What does this mean? “'NSUnknownKeyException', reason: … this class is not key value coding-compliant for the key X”

30 Solutions Collect From Internet About “What does this mean? “'NSUnknownKeyException', reason: … this class is not key value coding-compliant for the key X””

Your view controller may have the wrong class in your xib.

I downloaded your project.

The error you are getting is

‘NSUnknownKeyException’, reason: ‘[<UIViewController 0x3927310> setValue:forUndefinedKey:]: this class is not key value coding-compliant for the key string.’

It is caused by the Second view controller in MainWindow.xib having a class of UIViewController instead of SecondView. Changing to the correct class resolves the problem.

By the way, it is bad practice to have names like “string” in Objective-C. It invites a runtime naming collision. Avoid them even in once off practice apps. Naming collisions can be very hard to track down and you don’t want to waste the time.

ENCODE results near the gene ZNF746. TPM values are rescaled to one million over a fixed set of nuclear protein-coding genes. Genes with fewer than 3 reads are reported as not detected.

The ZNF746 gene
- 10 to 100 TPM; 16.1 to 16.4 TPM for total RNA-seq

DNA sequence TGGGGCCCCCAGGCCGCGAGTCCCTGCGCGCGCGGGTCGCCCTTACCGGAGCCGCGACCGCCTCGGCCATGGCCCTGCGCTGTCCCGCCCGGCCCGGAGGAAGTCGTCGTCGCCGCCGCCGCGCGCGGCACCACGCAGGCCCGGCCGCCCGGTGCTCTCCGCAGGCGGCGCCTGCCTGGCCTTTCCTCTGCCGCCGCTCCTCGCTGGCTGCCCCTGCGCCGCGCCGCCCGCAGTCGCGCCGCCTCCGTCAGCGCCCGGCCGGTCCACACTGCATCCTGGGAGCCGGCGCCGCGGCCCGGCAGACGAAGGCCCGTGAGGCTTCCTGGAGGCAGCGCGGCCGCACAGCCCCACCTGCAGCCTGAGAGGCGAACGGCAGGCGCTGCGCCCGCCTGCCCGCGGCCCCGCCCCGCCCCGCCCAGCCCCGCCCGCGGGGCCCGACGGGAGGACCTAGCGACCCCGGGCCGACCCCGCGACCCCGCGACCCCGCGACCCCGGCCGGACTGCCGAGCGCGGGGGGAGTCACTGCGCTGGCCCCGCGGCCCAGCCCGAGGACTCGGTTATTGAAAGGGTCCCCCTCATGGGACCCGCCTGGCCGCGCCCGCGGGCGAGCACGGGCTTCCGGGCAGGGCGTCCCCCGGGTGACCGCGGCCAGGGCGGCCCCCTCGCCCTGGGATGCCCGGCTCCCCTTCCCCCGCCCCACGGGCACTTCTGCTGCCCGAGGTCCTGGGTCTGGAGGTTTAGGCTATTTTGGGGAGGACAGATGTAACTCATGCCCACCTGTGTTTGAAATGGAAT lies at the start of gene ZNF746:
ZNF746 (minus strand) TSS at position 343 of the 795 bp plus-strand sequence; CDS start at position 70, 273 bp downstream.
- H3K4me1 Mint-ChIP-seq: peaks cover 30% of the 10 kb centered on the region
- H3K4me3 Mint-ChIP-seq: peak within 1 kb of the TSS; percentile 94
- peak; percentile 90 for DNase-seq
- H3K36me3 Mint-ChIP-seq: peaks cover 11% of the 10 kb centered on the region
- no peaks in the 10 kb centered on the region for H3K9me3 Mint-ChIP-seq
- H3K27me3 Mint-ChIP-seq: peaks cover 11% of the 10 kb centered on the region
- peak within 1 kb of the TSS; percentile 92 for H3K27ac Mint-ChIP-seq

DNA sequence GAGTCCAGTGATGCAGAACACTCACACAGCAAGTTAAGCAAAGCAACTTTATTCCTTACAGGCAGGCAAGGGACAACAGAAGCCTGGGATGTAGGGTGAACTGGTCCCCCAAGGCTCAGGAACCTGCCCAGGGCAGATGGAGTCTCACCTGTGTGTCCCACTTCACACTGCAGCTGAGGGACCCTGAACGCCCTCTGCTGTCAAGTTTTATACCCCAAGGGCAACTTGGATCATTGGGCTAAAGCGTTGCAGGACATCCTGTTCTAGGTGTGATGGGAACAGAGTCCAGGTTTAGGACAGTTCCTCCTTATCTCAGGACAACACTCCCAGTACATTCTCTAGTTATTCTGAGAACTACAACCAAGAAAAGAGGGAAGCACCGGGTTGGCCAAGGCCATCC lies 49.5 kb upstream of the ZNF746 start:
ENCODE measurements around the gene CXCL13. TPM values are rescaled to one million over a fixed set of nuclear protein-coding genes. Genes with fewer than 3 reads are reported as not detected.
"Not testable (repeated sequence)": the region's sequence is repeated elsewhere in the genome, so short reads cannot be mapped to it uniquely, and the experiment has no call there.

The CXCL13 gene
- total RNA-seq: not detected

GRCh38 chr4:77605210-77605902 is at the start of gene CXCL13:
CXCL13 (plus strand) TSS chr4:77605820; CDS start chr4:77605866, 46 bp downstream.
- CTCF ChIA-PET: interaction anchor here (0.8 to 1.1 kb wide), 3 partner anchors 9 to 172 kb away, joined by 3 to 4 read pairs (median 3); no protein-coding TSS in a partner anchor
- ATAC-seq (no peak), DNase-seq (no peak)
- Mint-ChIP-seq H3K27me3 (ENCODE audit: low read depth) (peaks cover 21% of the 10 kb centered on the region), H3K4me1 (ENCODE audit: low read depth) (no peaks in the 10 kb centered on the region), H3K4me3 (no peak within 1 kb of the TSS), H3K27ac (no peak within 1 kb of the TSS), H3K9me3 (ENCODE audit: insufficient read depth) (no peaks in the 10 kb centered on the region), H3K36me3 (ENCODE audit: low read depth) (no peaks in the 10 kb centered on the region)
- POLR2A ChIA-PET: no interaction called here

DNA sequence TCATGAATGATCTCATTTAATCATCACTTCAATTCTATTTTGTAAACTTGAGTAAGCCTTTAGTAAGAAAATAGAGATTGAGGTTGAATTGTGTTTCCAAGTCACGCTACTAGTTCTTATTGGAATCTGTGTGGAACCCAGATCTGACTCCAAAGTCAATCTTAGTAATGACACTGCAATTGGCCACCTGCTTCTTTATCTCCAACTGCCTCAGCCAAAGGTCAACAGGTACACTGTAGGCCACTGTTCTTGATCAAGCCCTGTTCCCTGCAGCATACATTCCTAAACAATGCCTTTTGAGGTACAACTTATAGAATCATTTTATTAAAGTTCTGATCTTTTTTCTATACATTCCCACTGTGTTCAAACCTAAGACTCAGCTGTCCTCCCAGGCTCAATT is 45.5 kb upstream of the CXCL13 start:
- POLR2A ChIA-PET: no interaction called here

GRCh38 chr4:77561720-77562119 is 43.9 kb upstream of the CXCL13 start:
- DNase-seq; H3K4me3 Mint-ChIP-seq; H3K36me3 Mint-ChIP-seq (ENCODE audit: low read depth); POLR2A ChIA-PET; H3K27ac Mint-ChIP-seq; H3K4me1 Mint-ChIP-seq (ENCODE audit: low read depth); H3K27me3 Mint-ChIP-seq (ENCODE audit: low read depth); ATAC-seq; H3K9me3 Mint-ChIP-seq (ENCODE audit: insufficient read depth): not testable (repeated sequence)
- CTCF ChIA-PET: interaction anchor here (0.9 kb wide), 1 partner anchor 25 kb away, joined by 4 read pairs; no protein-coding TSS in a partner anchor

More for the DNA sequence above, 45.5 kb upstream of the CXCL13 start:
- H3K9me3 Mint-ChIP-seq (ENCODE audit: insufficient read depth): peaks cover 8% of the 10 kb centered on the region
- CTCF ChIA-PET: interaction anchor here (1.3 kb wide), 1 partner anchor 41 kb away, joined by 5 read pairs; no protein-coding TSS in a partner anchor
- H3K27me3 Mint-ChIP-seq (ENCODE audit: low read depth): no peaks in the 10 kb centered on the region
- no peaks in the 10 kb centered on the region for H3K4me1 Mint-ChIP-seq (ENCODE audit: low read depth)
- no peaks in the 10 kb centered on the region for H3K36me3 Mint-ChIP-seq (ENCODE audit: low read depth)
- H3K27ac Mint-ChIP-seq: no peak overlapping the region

Another possible reason for this error: when copying & pasting elements from one controller into another, Xcode somehow keeps that link to the original controller, even after editing & relinking this element into the new controller.

You may have a bad connection in your xib.

I’ve had this error many times. While TechZen’s answer is absolutely right in this case, another common cause is when you change the name of a IBOutlet property in your .h/.m which you’ve already connected up to File’s Owner in the nib.

From your nib:

  1. Select the object in IB and go to the ‘Connections Inspector’.
  2. Under ‘Referencing Outlets’ make sure that your object isn’t still connected to the old property name… if it is, click the small ‘x’ to delete the reference and build again.

    example 1

Another common cause if you are using Storyboard, your UIButton might have more then one assignings (Solution is almost the same as for nib):

  1. Open your storyboard and right click the UIButton
  2. You will see that there is more than one assign/ref to this button.
    Remove one of the “Main…” greyed windows with the small “x”: